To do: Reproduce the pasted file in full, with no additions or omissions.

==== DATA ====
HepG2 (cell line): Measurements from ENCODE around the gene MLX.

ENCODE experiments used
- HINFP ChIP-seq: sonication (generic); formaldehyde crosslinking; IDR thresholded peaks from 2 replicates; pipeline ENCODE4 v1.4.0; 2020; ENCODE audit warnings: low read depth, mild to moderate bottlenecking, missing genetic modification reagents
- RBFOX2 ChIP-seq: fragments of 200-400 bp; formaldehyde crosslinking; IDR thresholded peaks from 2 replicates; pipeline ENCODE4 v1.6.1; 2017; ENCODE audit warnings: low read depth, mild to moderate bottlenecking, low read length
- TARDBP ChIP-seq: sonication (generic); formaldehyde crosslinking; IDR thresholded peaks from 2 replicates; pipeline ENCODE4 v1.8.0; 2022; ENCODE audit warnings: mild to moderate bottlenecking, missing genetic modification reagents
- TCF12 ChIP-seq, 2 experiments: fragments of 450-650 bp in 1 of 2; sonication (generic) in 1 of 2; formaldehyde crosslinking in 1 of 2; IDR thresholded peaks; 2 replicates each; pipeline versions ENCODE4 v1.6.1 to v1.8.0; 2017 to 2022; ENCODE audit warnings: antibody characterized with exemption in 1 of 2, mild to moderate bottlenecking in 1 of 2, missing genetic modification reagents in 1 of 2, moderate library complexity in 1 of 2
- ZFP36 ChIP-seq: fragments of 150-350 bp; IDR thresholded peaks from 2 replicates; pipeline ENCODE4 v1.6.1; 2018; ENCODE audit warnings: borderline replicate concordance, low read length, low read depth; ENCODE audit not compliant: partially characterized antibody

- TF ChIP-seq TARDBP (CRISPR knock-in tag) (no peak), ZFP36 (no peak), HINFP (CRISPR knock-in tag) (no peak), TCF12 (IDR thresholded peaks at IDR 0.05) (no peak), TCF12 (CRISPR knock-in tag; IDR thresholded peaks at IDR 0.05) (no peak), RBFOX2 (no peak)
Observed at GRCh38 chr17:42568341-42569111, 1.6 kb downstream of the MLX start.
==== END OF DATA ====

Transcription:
HepG2 (cell line): Measurements from ENCODE around the gene MLX.

ENCODE experiments used
- HINFP ChIP-seq: sonication (generic); formaldehyde crosslinking; IDR thresholded peaks from 2 replicates; pipeline ENCODE4 v1.4.0; 2020; ENCODE audit warnings: low read depth, mild to moderate bottlenecking, missing genetic modification reagents
- RBFOX2 ChIP-seq: fragments of 200-400 bp; formaldehyde crosslinking; IDR thresholded peaks from 2 replicates; pipeline ENCODE4 v1.6.1; 2017; ENCODE audit warnings: low read depth, mild to moderate bottlenecking, low read length
- TARDBP ChIP-seq: sonication (generic); formaldehyde crosslinking; IDR thresholded peaks from 2 replicates; pipeline ENCODE4 v1.8.0; 2022; ENCODE audit warnings: mild to moderate bottlenecking, missing genetic modification reagents
- TCF12 ChIP-seq, 2 experiments: fragments of 450-650 bp in 1 of 2; sonication (generic) in 1 of 2; formaldehyde crosslinking in 1 of 2; IDR thresholded peaks; 2 replicates each; pipeline versions ENCODE4 v1.6.1 to v1.8.0; 2017 to 2022; ENCODE audit warnings: antibody characterized with exemption in 1 of 2, mild to moderate bottlenecking in 1 of 2, missing genetic modification reagents in 1 of 2, moderate library complexity in 1 of 2
- ZFP36 ChIP-seq: fragments of 150-350 bp; IDR thresholded peaks from 2 replicates; pipeline ENCODE4 v1.6.1; 2018; ENCODE audit warnings: borderline replicate concordance, low read length, low read depth; ENCODE audit not compliant: partially characterized antibody

- TF ChIP-seq TARDBP (CRISPR knock-in tag) (no peak), ZFP36 (no peak), HINFP (CRISPR knock-in tag) (no peak), TCF12 (IDR thresholded peaks at IDR 0.05) (no peak), TCF12 (CRISPR knock-in tag; IDR thresholded peaks at IDR 0.05) (no peak), RBFOX2 (no peak)
Observed at GRCh38 chr17:42568341-42569111, 1.6 kb downstream of the MLX start.